No health setbacks are going to stop James DeLano from greeting every day with optimism and a desire to serve his community.
Ask anyone who knows 14-year-old James DeLano to describe him, and that person is bound to talk about his positivity. “James’s loving smile and warm hugs are the outward signs of his strength of character and goodness of his heart,” reads his biographical excerpt from The Oley Foundation’s national conference program this summer, where James was named the foundation’s Child of the Year. These words alone count as high praise, but considering the health limitations this Hoover teenager faces on a daily basis, they seem only to scratch the surface of who he is and how deeply he cares for others.
James was diagnosed with severe Eosinophilic Esophagitis, a chronic inflammatory disease of the esophagus, when he was 4 years old, and got a feeding tube the next year. When he was 6, James was diagnosed with a long-term disorder called mitochondrial disease, or mito, which occurs when a person’s mitochondria don’t produce enough energy for his body to function properly. “When James was diagnosed with EoE, we were relieved because we just wanted answers to why he was throwing up on a daily basis,” Victoria DeLano, James’s mom, says. “When he was diagnosed with mitochondrial disease, we were not surprised because his doctors in Cincinnati (at the time), Atlanta and the Carolinas had prepared us.”
James compared living with mitochondrial disease to running a household on an AA battery. “I have to be cognizant of how I manage my energy throughout each day,” James says. “If I overdo anything, I not only pay with exhaustion that can last for weeks, but I also have had significant impact on my organs in the past.” Four years ago, James had intestinal failure, liver disease, signs of bone marrow failure and significant problems with his heart rate and blood pressure. He had to be on IV therapy for 23 hours a day and relied on his wheelchair almost all of the time. Now, he stays on a strict regimen to prevent problems, starting with a round of medications when he wakes up and another round before bed. “I am fed through a feeding tube through the night to help provide enough of what my body needs and to avoid fasting,” he says. “All of my activities are well planned in advance because I have to be very careful with my energy expenditures.”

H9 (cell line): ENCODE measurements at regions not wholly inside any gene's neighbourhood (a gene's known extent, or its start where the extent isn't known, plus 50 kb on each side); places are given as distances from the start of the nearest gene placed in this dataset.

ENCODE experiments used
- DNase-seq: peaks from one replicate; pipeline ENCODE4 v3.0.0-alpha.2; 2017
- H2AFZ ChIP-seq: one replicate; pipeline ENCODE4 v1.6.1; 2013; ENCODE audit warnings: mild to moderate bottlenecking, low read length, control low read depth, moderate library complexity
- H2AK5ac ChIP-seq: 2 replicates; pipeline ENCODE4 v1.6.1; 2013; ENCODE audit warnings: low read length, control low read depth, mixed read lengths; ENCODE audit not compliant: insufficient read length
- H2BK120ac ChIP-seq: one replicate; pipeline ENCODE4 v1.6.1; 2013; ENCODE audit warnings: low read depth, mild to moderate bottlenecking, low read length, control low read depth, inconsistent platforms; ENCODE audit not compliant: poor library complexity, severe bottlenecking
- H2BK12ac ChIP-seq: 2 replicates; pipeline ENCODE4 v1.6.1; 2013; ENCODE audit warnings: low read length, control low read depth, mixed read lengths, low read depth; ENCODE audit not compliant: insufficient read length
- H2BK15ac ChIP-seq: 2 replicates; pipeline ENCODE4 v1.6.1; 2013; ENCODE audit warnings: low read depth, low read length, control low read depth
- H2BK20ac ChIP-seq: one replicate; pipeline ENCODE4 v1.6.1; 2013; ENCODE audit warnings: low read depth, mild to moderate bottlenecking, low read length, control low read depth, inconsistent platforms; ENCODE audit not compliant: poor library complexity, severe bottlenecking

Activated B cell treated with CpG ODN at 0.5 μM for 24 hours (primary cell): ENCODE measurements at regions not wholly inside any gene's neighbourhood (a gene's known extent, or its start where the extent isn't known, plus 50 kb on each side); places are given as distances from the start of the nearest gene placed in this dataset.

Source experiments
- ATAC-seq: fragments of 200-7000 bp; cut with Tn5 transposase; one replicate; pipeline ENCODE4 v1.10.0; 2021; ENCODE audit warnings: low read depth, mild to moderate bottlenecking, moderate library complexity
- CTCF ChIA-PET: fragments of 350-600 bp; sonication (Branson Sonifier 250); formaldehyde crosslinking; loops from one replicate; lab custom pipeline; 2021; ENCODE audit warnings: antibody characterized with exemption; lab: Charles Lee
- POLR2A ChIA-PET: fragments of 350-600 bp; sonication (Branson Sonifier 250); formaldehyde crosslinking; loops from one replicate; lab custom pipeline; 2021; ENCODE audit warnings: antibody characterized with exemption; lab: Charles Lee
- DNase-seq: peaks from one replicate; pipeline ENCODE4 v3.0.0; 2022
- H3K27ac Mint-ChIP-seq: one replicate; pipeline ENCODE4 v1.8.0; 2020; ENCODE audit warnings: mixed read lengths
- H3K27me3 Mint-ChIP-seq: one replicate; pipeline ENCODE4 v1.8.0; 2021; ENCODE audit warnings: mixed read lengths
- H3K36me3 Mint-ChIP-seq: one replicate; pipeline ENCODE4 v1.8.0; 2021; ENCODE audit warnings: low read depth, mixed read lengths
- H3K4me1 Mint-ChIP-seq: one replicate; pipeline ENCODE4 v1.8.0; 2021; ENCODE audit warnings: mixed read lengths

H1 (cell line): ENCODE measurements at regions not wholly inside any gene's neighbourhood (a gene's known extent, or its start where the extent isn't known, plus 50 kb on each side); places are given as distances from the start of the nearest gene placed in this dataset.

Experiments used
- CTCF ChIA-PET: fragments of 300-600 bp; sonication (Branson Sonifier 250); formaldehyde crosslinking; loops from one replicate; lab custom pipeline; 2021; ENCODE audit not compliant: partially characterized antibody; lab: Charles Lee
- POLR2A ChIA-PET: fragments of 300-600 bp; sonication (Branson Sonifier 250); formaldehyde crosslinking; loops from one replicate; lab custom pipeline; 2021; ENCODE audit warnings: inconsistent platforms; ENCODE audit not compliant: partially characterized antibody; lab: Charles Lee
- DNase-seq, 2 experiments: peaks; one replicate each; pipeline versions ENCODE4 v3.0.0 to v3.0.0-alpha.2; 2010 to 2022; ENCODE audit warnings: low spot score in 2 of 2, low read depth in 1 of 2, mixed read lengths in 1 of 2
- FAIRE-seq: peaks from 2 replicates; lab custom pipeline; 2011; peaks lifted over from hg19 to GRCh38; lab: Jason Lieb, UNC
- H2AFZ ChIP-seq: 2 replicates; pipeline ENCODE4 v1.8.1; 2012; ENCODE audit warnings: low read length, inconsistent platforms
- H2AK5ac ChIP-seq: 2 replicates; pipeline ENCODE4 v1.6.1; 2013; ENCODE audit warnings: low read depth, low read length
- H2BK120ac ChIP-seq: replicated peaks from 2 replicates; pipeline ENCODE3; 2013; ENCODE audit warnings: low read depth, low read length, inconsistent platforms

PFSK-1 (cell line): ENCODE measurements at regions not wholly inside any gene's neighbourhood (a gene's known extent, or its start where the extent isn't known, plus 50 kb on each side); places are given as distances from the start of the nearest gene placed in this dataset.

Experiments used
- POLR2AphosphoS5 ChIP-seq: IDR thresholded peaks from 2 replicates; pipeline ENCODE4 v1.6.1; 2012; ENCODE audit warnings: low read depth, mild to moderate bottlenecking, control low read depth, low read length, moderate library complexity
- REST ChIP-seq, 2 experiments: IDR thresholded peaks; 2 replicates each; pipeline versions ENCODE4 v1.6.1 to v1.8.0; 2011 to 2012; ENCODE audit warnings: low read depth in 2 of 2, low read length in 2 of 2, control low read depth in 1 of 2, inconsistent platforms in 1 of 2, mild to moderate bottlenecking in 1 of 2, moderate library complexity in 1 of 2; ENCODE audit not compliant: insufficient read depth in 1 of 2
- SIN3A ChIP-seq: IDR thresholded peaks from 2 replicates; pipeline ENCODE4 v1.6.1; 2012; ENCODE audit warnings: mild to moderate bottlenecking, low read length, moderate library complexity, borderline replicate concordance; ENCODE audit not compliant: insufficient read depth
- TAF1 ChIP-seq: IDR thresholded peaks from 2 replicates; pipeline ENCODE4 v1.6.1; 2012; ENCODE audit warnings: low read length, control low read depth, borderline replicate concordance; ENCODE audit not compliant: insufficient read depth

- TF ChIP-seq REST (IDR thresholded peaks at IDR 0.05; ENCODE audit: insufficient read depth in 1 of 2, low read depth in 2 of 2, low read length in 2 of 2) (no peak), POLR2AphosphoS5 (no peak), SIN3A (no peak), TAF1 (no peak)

As if the first two diagnoses weren’t challenging enough, James and his family grappled with yet another major setback three years ago, when he was diagnosed with Hemophagocytic Lymphohistiocystosis, a “cancer-like disease,” as James describes it, that came on suddenly and caused him to go into multi-organ failure with fevers over 108 degrees within three days of the onset of his symptoms. “The day after I was diagnosed with HLH, I was put on a ventilator and was in a coma,” James says. “It took months for me to recover, and my doctors still watch my labs closely for a reactivation of the HLH.”
Victoria echoes James’s summation, describing the news of this latest diagnosis as shocking. “We had seen his health decline over the previous year, and James’s pediatrician had already counseled us to take a final trip together as a family,” she says. “We all assumed it was the normal progression of mitochondrial disease. His hematologist was preparing us for the worst, and with his history of liver involvement from his mitochondrial disease, we were not surprised as his labs worsened.” They were, however, shocked when they were told he had HLH, as two families they had befriended in the rare disease community had just lost their sons of similar age to HLH after long progressions of their other diseases. “We knew exactly what the prognosis of HLH looked like and felt at peace that no matter what the outcome, it was all in God’s plan.”
But true to form, James rebounded from the setback, and eventually went back to doing his school work and community service. “I am amazed and overwhelmed with pride every single day,” his mother says. “Many of the things James has gone through have been heartbreaking.”